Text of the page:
By Annie Mark-Westfall
In Germany, the question ‘How are you?’ is not the meaningless throwaway that it is in the U.S. I was told this when I first arrived, but it was not until I worked in a German office that I truly understood. On my first Monday, I asked a coworker about her weekend. She responded that a urinary tract infection had plagued her on Saturday but slowly improved on Sunday. After a few more details, she asked about my weekend. I could only offer a meek, “Fine, thanks.”
I have since learned how to use this question as an opportunity to really connect with people. Germans are known, perhaps unfairly, for being cold or difficult to get to know. Now, when people ask how I am doing, I pause for a moment to consider the question, my audience, and what type of answer will help us build a deeper connection. How are you?
First, I first have to figure out which “you” is responding. My life has different bubbles, and I float between them. Especially during winter, when I tend to hibernate, my internet use particularly reflects these bubbles.
My America bubble is my Facebook feed, hot with rage, disbelief, indignation. Online, I am a liberal troll, often staying up past midnight to leave angry emoticons and sarcastic comments on news stories. A highlight of my month was the Gothamist post that released White House phone numbers. I am a little sorry that I was not more eloquently prepared for such a special moment—but my husband’s impersonation of me screaming into the phone convinces me that I did ok. How are you? I left Steve Bannon a voicemail and called him a Nazi f*ck! It felt better than it should have.
My Mama bubble is the most visceral, swelling with love and giggles. Unfortunately, it threatens to completely overtake my Friends bubble. These days, some of my best friends are people who I have never met. Twenty American women with toddlers the same age as mine gather with me on an online forum. We have spoken almost every day for the past two or three years, confiding our deepest secrets, darkest thoughts, and celebrating our sweetest successes. In my Mama bubble, curfew is 6:30 pm; and I do a little dance when our kid sleeps past 5:00. How are you? Our toddler learned to say, “I love you!” and my heart might burst. Also, StephsMom54672 suggested a gentle sleep training method that is finally working for us.
The online moms group is an invaluable part of my Friends bubble, but it affects my deepest sense of self. I used to spend evenings at restaurants, concerts, and bars, in conversation with real people across the table from me, discussing current events, travel, books, art exhibits. Now, the rare evening out with a girlfriend is like a long drink of water for this parched, forgotten part of my soul. I like to pretend that becoming a mother has not changed me. The self-delusion is strong. How are you? I have been trying to finish the first book of Elena Ferrante’s series for three months, and decided it was easier just to go to Italy. We fly to Rome next week!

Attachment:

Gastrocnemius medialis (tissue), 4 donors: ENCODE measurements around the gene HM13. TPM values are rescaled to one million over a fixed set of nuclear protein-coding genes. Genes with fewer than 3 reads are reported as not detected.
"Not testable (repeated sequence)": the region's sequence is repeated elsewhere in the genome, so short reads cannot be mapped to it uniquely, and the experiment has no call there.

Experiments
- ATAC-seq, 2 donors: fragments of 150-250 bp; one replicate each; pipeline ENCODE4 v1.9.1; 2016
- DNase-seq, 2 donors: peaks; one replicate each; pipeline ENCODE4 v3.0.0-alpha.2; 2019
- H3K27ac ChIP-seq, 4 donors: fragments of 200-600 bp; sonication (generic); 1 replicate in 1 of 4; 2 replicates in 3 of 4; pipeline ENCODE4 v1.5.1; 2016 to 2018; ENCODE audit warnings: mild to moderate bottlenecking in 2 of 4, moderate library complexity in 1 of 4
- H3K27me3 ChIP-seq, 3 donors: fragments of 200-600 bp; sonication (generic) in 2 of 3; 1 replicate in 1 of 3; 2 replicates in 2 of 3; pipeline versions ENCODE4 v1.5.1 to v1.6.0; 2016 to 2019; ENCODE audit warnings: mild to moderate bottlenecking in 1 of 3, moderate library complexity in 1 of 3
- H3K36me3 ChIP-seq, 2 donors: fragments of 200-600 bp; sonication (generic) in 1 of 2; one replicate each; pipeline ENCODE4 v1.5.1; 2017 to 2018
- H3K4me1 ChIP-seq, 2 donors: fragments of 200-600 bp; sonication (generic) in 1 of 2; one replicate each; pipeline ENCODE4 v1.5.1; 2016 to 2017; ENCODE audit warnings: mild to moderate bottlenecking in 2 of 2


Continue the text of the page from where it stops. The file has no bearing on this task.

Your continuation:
The Career bubble is thumping with activity but I dare not speak of it too much, lest it burst. After my son goes to bed, I spend my evenings on Skype calls with headquarters. On a good day, I hang up feeling somewhat hopeful and energized. How are you? Unfortunately, rhinos are probably going extinct…but I think we might have a real shot at saving elephants.
In my Expatriate bubble, the internet is my lifeline. It helps us maneuver the physical city and also its maze of bureaucracy. In particular, the English-speaking expat parents Facebook page provides invaluable guidance on every aspect of life. How are you? We found a great handyman who hung all our pictures. Now our apartment feels like home.
Most importantly, though, the internet connects me to family–the one and only thing I really miss about the U.S. (other than a good antiperspirant). Almost every day, I send the “digest” email to my son’s grandparents (the smitten retirees previously known as our parents). A tradition since his birth, the daily Digest includes a few cute photos, and a description of his latest antics (kissing Marie and biting Benjamin at daycare) and developments (learning to count – “two, three, five!”). The grandparents do not reply to the Digest, so we call them fairly often using FaceTime. How are you? I really miss my parents. But they are coming next week, and bringing my favorite deodorant.
As I start to consider the wider Family bubble, a letter with familiar cursive handwriting arrives from my 97-year-old grandmother. Her words are light and sweet. She regales us with jokes about needing a new refrigerator in order to fit all the pictures that we send; anecdotes from volunteering at the library and lunches for Hadassah; and reminds us to “just be happy.”
I need to find a pen and some paper, and respond. She will want to know how we are doing. Don’t worry, Grandma. We are very happy here. In today’s crazy world, Berlin feels like a protective bubble. But it is cold, and we are really looking forward to spring.
Previously published as ‘The Many Lives of an Expat’ in The Wild Word magazine. thewildword.com
For more great Wild Word essays see:
What the World Needs Now is Men Who Cry by Jami Ingledue
Why as a Christian Leader I am Choosing Resistance by Reverend Rachel Kessler
The Beginning of the End of Donald Trump by Maria Behan